Why Do ERP Systems Fail?

Do a Google search on “failed ERP implementations” and you will see lots of industry
studies that have similar (or even more frightening) statistics? And despite massive
budgets and outside and internal resources, organizations as large as Hershey’s,
Whirlpool and W.L. Gore and Associates have had notable ERP implementation
failures.
How do we define ERP implementation failure? Here are four key indicators:

  • Cost overruns. Companies have experienced cost overruns ranging from single

digit to over 200%. Often, blown budgets continue well past the implementation
phase as organizations are forced to deal with higher fees for consulting, training,
administration, etc.

  • Delayed implementations. As the figures above indicate, 57% of surveyed

companies had a delayed implementation and the average duration was 18.4
months.

  • Expectations versus reality. This is a highly subjective category but the fact is,

what the ERP vendor promised and what the customer believes was delivered,
often turn out to be two different things.

  •  Unhappy users. While it is difficult to satisfy all users, unhappy users are often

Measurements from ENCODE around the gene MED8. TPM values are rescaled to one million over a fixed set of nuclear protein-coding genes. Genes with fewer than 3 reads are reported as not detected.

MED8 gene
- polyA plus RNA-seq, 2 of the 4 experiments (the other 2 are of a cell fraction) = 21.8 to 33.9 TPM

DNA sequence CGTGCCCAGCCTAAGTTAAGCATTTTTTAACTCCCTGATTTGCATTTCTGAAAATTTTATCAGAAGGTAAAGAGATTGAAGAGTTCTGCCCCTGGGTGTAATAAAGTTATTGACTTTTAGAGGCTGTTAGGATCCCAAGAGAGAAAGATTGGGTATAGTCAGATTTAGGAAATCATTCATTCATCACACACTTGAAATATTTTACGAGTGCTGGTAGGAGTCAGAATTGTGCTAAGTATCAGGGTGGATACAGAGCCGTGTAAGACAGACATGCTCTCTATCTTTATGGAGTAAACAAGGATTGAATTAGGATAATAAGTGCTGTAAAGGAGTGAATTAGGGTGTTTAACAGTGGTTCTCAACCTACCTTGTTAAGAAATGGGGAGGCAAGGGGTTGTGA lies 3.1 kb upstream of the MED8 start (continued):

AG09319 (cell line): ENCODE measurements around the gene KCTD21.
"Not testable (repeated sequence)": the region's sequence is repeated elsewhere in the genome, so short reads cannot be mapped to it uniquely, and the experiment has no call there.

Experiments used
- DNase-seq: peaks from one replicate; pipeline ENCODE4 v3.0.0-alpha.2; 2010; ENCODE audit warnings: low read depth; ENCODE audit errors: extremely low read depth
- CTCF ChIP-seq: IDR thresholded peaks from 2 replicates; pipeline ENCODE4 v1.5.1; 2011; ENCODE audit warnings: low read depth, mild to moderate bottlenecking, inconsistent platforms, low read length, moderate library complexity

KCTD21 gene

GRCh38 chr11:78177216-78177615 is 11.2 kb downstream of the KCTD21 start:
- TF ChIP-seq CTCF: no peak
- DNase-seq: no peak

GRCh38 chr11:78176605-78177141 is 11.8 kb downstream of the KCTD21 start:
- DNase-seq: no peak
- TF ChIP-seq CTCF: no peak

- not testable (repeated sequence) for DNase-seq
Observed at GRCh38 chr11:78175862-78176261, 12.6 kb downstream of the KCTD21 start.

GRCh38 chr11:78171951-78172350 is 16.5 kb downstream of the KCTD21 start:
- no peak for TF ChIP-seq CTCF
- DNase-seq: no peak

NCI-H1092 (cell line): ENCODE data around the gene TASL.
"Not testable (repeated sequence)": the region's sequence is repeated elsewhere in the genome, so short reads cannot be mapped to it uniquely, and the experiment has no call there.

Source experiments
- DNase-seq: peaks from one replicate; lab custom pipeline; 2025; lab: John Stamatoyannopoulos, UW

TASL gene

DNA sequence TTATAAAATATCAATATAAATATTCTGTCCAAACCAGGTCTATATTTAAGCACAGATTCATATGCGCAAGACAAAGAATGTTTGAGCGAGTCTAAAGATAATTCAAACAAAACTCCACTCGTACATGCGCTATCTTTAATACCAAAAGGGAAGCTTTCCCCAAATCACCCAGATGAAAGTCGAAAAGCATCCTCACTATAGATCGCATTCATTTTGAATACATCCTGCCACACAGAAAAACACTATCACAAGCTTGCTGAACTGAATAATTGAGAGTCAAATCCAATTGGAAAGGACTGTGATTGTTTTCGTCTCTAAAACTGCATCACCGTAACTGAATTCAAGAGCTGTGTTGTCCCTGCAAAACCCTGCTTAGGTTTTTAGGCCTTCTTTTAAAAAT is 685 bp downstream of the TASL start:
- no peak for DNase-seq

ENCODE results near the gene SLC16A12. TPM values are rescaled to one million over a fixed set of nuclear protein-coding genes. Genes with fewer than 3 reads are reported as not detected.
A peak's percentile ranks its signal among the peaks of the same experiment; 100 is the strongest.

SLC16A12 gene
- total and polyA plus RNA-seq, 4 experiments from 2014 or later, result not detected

indicative of critical software deficiencies. Unhappy users can also suggest a
possible negative impact by the implementation on business performance. This is
another area where promises and delivery are not in sync.

Another common theme we see is that monolithic process manuals and scope
documents will provide a strait jacket to the project, effectively locking in current
practices and ways of doing things without question or validation – and risks the
organization selecting a product that best fits the status quo, rather than something
which will move the business forward.

Enterprise software solutions have a massive impact on the processes and
approaches taken within an organization. They can be empowering or a strait jacket;
they can deliver effectiveness or overly complicate a scenario; they can add value or
become an expensive overhead.

The cost of an implementation running off track will be many times the list price of the
software. Likewise, the impact of getting an implementation wrong will be many times
the capital cost of the overall project, so there is much at stake in any selection and
implementation process.

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